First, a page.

Through a combination of theory, practice, and a range of interdisciplinary case studies, this book expands how we define and think about the critical role and relationship between design and emergencies. This role extends far beyond aesthetics: the book highlights the urgency of ensuring that a wide range of stakeholders and a diverse representation of the public comes together to work towards preventing disasters.
Design in the context of disasters, such as earthquakes, hurricanes, flooding and (wild) fires, provides new ways of looking at challenges. It contributes methods to actively engage communities in managing and minimizing disaster risk. Contributors present the latest research on how (collaborative) design and design thinking contribute to the development of processes and solutions to increase disaster literacy and decrease disaster risk for individuals and entire communities. Chapters highlight applied research and implementation of design and design thinking before, during, and after emergencies, resulting in a set of design guidelines derived from best practice.
The book will be of interest to scholars and practitioners in emergency management, product and service design, strategic design, design research, co-design, social design, design for change, and human-centered design.
Chapter 8 of this book is available for free in PDF format as Open Access from the individual product page at www.taylorfrancis.com. It has been made available under a Creative Commons Attribution-Non Commercial-No Derivatives (CC-BY-NC-ND) 4.0 license. Funded by Massey University. Chapter 9 of this book is available for free in PDF format as Open Access from the individual product page at www.taylorfrancis.com. It has been made available under a Creative Commons Attribution-Non Commercial-No Derivatives (CC-BY-NC-ND) 4.0 license. Funded by University of Otago.
1. A Design Philosophy for Emergency Management
Gregory J. Vigneaux
2. Knowledge Controversies of “Design Thinking” for Community Participation Within Disaster Recovery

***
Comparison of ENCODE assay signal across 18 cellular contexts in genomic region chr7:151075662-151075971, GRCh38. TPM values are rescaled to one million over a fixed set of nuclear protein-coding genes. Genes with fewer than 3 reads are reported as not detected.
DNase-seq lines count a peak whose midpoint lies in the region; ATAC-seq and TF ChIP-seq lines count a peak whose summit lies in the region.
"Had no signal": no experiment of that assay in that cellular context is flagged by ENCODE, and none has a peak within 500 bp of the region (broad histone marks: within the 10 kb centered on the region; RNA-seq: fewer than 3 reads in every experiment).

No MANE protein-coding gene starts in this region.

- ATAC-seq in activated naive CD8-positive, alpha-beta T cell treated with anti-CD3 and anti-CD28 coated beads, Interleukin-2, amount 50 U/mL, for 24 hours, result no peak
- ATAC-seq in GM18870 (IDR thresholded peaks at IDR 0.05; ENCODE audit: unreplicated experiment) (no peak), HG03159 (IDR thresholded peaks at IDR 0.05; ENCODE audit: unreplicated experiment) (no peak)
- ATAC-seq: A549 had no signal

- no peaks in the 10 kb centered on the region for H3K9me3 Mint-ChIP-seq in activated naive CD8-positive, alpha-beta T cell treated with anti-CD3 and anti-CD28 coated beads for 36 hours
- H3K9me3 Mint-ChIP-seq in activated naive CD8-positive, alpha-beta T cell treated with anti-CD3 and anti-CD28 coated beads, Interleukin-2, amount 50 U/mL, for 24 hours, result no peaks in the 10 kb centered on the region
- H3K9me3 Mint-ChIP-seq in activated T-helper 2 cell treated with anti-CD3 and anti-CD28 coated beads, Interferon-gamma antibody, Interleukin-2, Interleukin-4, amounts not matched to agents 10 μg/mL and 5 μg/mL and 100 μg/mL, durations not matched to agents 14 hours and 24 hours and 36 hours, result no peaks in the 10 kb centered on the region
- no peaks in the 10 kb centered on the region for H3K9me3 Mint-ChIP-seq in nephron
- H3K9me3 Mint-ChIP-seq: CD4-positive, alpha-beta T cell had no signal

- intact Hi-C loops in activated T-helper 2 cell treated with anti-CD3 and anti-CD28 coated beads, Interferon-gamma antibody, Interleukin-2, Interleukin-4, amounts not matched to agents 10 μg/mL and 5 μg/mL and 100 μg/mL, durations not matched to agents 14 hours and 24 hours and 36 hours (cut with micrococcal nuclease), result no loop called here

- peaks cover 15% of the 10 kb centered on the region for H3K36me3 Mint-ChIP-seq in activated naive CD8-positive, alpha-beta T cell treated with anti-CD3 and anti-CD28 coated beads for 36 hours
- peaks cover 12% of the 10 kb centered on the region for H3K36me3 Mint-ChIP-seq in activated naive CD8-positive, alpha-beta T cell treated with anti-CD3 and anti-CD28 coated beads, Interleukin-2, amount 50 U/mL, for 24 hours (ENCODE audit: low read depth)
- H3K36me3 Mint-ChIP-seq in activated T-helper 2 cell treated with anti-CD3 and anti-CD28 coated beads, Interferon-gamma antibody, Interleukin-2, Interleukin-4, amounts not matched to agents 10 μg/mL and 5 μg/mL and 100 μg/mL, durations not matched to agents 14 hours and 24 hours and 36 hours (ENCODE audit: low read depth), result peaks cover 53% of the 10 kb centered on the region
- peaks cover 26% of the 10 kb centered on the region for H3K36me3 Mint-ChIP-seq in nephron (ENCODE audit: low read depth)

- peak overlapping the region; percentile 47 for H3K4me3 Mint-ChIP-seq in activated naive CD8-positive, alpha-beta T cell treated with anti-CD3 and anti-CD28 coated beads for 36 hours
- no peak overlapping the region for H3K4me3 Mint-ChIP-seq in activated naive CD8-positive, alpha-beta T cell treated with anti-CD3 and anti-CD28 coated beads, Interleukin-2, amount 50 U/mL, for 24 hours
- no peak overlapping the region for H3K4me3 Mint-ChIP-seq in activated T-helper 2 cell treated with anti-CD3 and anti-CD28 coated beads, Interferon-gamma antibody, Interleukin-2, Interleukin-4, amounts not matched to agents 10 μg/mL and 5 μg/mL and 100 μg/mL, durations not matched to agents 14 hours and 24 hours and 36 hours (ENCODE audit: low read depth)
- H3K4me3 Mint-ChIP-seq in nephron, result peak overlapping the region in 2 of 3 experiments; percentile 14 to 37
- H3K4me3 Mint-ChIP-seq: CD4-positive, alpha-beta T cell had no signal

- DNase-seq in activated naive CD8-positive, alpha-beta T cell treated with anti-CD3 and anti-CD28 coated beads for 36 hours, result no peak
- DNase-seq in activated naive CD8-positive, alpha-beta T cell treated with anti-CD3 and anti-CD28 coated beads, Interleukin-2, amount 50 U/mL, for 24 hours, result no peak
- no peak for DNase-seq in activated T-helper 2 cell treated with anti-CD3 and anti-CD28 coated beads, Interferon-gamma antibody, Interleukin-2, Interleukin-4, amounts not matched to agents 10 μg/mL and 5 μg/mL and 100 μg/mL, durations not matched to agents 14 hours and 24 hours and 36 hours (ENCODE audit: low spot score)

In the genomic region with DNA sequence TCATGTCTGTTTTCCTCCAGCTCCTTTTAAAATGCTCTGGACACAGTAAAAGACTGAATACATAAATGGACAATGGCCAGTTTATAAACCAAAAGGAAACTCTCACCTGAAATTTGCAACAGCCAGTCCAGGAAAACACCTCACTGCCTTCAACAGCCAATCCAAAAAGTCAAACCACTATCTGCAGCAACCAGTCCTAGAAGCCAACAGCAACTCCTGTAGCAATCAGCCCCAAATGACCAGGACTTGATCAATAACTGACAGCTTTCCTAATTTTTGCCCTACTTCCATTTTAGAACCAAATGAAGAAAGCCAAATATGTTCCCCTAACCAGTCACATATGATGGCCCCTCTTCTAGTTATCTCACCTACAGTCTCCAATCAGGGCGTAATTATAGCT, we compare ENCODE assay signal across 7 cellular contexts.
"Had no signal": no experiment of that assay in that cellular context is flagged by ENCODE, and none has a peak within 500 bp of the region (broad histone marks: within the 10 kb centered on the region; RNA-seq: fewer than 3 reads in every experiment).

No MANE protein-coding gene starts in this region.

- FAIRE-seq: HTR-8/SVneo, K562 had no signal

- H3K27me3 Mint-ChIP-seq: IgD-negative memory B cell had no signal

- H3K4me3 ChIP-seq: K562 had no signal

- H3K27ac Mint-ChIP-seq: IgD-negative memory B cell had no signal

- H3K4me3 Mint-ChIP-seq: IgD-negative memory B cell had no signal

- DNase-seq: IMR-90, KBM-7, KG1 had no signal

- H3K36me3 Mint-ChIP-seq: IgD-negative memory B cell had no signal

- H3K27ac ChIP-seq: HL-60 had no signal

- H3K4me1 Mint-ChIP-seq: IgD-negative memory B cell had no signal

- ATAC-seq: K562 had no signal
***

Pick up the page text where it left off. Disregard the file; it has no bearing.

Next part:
Pamela Gloria Cajilig
3. Design guidelines to improve user experience (UX) in an emergency: on the importance of affordances, signifiers and feedback
4. Human-Centered Design for Hurricane Risk Communication: A Case Study with the US National Hurricane Center
Robert Soden, Scott Miles, Steph Bannister, and Amanda Leiva
5. Design for Emergencies: a set of guidelines developed at the University of Palermo
Cinzia Ferrara and Elia Maniscalco
6. Strengthening Emergency Management through Design-driven Development and Co-creation
7. Designing decentralized disaster response: Perspectives from post-Hurricane Dorian recovery in The Bahamas
8. ‘Balancing human needs with technology —A design-led approach for exploring an earthquake early warning system in Aotearoa New Zealand
9. Awareness to preparedness: A design-led approach to building resilience and readiness for the next Alpine Fault earthquake
Alice Lake-Hammond and Caroline Orchiston
10. Visual displays of local flood risk: Examining how residents at risk use flood maps and river level graphs
11. Differences between Dynamic Signs and Static Signs on the visual Cognition and User Experience in Fire Evacuation Guidance
12. FireClear: Applying visual standards for public-facing wildfire maps
13. Multimodal Discourse Analysis of Tsunami Warning in Japanese Public Service Media
Amy Ives Takebe